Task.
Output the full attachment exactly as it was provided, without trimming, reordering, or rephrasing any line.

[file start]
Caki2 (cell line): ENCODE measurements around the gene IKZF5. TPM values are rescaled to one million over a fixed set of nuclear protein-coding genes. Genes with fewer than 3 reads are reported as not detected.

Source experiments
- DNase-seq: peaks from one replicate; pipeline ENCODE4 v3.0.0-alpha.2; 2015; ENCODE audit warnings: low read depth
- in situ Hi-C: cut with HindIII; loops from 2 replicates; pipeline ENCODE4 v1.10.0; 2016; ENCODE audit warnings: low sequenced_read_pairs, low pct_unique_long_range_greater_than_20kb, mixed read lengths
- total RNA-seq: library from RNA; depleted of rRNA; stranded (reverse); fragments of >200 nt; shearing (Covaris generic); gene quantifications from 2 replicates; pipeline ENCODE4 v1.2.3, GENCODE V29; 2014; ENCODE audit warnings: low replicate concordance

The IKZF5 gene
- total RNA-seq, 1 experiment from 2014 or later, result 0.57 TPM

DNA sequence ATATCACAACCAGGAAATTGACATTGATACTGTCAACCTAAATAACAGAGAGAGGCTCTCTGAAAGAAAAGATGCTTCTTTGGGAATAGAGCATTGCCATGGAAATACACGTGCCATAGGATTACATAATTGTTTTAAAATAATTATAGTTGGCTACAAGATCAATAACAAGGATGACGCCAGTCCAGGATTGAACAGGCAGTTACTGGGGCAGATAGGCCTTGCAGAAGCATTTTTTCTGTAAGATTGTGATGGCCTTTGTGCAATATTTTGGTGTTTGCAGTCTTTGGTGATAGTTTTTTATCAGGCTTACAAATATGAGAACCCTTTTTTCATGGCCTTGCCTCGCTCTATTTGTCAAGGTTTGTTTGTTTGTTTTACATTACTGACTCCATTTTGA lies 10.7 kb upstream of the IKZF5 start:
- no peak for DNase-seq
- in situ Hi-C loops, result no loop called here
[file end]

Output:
Caki2 (cell line): ENCODE measurements around the gene IKZF5. TPM values are rescaled to one million over a fixed set of nuclear protein-coding genes. Genes with fewer than 3 reads are reported as not detected.

Source experiments
- DNase-seq: peaks from one replicate; pipeline ENCODE4 v3.0.0-alpha.2; 2015; ENCODE audit warnings: low read depth
- in situ Hi-C: cut with HindIII; loops from 2 replicates; pipeline ENCODE4 v1.10.0; 2016; ENCODE audit warnings: low sequenced_read_pairs, low pct_unique_long_range_greater_than_20kb, mixed read lengths
- total RNA-seq: library from RNA; depleted of rRNA; stranded (reverse); fragments of >200 nt; shearing (Covaris generic); gene quantifications from 2 replicates; pipeline ENCODE4 v1.2.3, GENCODE V29; 2014; ENCODE audit warnings: low replicate concordance

The IKZF5 gene
- total RNA-seq, 1 experiment from 2014 or later, result 0.57 TPM

DNA sequence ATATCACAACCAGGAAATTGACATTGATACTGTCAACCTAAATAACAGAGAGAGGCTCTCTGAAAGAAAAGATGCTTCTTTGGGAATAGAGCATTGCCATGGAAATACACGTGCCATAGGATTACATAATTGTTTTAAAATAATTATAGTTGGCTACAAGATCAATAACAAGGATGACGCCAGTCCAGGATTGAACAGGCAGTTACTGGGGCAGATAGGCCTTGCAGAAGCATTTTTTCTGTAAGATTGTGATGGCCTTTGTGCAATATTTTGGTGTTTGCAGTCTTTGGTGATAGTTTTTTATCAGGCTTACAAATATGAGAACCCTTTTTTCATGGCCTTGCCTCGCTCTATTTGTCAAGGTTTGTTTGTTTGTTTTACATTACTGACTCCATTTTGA lies 10.7 kb upstream of the IKZF5 start:
- no peak for DNase-seq
- in situ Hi-C loops, result no loop called here